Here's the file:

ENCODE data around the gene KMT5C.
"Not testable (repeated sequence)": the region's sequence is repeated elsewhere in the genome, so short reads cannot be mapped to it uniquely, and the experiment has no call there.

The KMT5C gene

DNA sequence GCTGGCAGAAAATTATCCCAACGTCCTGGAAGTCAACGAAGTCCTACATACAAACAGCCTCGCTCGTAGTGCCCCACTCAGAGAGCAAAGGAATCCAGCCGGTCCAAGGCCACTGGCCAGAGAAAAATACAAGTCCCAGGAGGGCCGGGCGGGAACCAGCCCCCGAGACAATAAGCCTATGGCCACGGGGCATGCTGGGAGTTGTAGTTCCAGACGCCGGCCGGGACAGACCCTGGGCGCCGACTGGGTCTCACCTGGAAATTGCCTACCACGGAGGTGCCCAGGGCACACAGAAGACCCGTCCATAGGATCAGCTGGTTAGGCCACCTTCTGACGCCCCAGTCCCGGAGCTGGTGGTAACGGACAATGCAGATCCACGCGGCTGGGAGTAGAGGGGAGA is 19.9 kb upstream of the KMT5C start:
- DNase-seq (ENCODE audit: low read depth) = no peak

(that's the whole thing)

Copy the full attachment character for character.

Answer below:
ENCODE data around the gene KMT5C.
"Not testable (repeated sequence)": the region's sequence is repeated elsewhere in the genome, so short reads cannot be mapped to it uniquely, and the experiment has no call there.

The KMT5C gene

DNA sequence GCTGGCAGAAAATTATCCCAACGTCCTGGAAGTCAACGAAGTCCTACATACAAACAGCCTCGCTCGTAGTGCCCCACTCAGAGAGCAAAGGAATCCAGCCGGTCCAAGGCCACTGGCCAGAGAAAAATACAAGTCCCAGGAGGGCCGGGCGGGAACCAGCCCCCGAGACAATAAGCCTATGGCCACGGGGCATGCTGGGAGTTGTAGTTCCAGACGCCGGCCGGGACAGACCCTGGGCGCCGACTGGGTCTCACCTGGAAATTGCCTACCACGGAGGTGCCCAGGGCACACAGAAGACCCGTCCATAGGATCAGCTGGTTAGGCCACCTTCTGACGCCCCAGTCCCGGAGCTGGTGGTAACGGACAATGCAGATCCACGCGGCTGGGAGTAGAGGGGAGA is 19.9 kb upstream of the KMT5C start:
- DNase-seq (ENCODE audit: low read depth) = no peak